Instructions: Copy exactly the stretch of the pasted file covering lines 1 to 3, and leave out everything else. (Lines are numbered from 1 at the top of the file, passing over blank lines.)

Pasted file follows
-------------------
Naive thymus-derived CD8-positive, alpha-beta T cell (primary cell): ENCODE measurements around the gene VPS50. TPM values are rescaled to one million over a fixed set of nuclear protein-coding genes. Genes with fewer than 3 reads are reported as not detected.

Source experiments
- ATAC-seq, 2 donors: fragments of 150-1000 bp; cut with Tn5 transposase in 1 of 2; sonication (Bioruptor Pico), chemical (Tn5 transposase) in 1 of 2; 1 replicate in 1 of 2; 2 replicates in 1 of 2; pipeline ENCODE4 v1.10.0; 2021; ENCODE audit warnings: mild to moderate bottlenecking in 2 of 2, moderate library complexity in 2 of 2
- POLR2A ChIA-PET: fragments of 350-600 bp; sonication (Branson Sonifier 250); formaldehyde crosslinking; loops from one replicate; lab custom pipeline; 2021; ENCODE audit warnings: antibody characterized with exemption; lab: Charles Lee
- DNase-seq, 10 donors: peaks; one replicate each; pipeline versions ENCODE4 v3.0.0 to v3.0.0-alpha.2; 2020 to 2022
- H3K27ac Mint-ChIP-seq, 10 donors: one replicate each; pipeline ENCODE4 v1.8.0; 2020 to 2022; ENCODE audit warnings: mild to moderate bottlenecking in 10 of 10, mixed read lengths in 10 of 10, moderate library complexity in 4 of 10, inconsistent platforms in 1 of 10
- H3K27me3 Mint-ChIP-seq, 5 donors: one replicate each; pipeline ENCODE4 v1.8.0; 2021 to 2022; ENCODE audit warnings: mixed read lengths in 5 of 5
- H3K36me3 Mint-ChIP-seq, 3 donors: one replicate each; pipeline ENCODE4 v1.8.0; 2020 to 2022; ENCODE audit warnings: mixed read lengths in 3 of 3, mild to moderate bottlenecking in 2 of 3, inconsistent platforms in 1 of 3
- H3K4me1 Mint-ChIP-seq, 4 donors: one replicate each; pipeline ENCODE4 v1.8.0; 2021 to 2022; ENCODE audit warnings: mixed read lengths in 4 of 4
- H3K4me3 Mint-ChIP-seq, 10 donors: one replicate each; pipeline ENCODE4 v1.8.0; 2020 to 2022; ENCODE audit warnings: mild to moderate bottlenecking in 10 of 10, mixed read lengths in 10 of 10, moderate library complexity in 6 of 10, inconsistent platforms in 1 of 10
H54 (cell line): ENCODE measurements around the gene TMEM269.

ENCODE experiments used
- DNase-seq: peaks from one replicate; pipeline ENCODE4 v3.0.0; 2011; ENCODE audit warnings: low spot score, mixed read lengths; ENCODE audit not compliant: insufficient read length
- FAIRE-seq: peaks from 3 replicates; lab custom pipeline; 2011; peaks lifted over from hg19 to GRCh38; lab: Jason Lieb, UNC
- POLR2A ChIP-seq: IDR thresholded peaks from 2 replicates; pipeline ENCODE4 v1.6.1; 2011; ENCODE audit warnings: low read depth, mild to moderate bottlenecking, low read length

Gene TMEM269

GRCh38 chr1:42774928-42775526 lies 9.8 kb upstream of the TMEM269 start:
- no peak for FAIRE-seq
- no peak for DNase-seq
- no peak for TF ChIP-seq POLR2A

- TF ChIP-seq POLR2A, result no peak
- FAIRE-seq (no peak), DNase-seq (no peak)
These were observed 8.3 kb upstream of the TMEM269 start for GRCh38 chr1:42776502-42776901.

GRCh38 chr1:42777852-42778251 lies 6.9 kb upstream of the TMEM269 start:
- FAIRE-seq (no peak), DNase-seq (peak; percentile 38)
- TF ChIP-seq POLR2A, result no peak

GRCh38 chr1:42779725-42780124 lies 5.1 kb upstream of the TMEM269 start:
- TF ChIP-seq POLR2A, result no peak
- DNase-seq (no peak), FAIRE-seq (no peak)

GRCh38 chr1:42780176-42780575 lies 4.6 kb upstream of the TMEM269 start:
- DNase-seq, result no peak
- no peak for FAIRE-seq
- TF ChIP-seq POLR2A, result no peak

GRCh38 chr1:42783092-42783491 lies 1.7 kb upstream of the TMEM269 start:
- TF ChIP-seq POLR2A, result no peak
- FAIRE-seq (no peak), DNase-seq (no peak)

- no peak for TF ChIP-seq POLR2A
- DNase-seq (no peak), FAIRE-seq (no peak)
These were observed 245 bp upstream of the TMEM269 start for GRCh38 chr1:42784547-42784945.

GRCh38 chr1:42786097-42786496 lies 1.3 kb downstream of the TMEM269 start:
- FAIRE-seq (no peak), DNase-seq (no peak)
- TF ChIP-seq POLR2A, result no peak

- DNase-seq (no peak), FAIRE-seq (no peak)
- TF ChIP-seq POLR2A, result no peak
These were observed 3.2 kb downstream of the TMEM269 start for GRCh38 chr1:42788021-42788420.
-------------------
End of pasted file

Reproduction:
Naive thymus-derived CD8-positive, alpha-beta T cell (primary cell): ENCODE measurements around the gene VPS50. TPM values are rescaled to one million over a fixed set of nuclear protein-coding genes. Genes with fewer than 3 reads are reported as not detected.

Source experiments
- ATAC-seq, 2 donors: fragments of 150-1000 bp; cut with Tn5 transposase in 1 of 2; sonication (Bioruptor Pico), chemical (Tn5 transposase) in 1 of 2; 1 replicate in 1 of 2; 2 replicates in 1 of 2; pipeline ENCODE4 v1.10.0; 2021; ENCODE audit warnings: mild to moderate bottlenecking in 2 of 2, moderate library complexity in 2 of 2